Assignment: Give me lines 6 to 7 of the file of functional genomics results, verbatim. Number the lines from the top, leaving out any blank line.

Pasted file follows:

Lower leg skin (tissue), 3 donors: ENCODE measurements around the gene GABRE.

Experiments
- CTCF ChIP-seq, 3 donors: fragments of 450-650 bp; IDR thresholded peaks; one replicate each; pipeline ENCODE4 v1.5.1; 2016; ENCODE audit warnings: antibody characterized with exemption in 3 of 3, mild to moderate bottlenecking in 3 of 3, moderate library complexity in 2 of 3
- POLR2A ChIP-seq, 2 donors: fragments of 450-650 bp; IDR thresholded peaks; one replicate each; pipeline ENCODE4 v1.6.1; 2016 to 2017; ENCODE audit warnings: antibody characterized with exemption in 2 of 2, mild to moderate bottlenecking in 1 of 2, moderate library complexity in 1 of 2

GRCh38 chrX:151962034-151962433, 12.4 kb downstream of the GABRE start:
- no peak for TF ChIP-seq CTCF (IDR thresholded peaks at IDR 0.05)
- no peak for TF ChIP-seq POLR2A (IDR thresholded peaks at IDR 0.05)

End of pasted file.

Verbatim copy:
- no peak for TF ChIP-seq CTCF (IDR thresholded peaks at IDR 0.05)
- no peak for TF ChIP-seq POLR2A (IDR thresholded peaks at IDR 0.05)